This isn’t to say that I don’t take people’s medical condition’s into account when I work with people. The non-diet approach works in beautifully with medical conditions.

 The work I do in my clinics and what I post on here are two slightly different (although connected) things. It’s called defining your target market.

 So if you come here reading my articles through your diet or a dieting lens, you are going to be disappointed. Angry even.

 If you come here hoping to find something that agrees with your chosen fad diet, you’re going to be disappointed.

 If you’re looking for information that disagrees with your food beliefs that you’ve stuck gold! There’s plenty on here that will upset the various dieting tribes. I advocate for everyday, easily accessible foods to be included in people’s diets, should they choose to eat them. Yup, that includes carbs and dairy #sorrynotsorry

 I am sick to death of the scare tactics, fear mongering, bullying, and general negativity displayed by dieting companies, figureheads of diets, and increasingly, lynch mob facebook groups hell bend on destroying anyone who dares question their nutritional dogma.

 Enough is enough. Fear does not make people healthy. If fear made people healthy, we’d all be in perfect health.

 I see people that are 49kg and I see people who are 180kg who are both ashamed of their bodies, ashamed of their food choices and terrified of eating many, many foods. That’s no way to live!

 In my experience, generally the more restrictive the diet, the less sustainable it is in the longer term and the more likely it is to lead to disordered eating behaviors, such as the binge/restrict cycle, preoccupation with food, obsessing about weight/calories/fat/carbs and social isolation.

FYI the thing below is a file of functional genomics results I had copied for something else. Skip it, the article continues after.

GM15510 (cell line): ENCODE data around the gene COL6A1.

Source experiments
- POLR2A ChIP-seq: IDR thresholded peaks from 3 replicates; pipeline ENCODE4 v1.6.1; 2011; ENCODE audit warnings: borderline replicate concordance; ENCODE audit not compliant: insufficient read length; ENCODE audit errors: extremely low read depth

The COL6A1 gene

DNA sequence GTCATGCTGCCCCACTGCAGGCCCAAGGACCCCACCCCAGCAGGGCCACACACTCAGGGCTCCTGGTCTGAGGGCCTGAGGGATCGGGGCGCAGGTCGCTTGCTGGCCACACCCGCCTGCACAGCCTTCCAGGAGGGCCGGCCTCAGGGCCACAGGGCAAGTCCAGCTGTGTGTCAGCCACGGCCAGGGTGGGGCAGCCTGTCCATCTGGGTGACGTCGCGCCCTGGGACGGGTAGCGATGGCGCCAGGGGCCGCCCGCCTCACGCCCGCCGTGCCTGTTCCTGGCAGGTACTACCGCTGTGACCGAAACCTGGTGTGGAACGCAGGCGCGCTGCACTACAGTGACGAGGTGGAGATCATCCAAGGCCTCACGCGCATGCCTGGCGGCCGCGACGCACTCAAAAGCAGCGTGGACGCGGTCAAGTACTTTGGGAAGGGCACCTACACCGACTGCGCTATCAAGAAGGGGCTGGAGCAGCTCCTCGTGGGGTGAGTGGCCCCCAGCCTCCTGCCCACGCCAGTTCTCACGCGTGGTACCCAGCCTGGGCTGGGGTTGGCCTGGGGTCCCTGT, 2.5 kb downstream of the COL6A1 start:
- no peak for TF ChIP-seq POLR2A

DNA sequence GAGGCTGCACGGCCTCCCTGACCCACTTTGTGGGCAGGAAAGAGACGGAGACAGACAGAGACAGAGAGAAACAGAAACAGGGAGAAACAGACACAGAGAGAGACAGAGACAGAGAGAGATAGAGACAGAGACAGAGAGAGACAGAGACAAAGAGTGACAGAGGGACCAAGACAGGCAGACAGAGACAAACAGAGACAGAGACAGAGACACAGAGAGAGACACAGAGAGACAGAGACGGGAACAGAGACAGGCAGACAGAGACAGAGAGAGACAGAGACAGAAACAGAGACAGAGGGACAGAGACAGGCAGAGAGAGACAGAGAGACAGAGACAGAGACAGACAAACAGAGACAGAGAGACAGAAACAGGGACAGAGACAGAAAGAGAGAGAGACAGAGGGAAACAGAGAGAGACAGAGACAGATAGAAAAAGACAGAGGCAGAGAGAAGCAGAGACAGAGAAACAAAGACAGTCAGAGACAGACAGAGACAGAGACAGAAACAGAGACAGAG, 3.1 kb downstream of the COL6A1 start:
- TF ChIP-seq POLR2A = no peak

I do help people nourish themselves, both from a medical and philosophical standpoint.

For example, if someone wishes to eat a vegan diet, it is my job to help people navigate this decision so that they can experience good health and stay true to their ethical values. We might talk about key nutrients that might be harder to get, the need for B12 supplements, the need to plan meals and how it might be harder to eat out.  We also might talk about how it might be harder to source some foods.

 These are important things to help people navigate. Maybe someone likes the idea of a vegan diet, but currently eats most of their meals out and relies heavily on convenience foods. It’s important that we discuss how this might change with a vegan diet so that person is aware of what it will take to eat vegan and to experience good health. It’s also critical we discuss these things, because I don’t want to inadvertently feed (heh) someone’s restrictive eating behaviors, which could develop into something more serious.

 It is not my job to tell people what to do, but to help them navigate the pros and cons of each way of eating.

So if you’re interested in improving your health, but don’t want to go on yet another diet, stick around, there’s plenty on here that will help you.

 PS I deliberately don’t put in references when I write, because I think it interrupts the flow of the article. Know that you can always contact me and request to see the references that I use on each of my articles.

Courtney is a Graduate Dietitian who started blogging because she was fed up with the 'health advice' peddled on the Internet and of the often unrealistic and narrow view of health and healthy eating that this medium takes. Courtney is passionate about challenging the norm of what ‘healthy’ looks like and encourages people to find their healthy, whatever that looks like to them.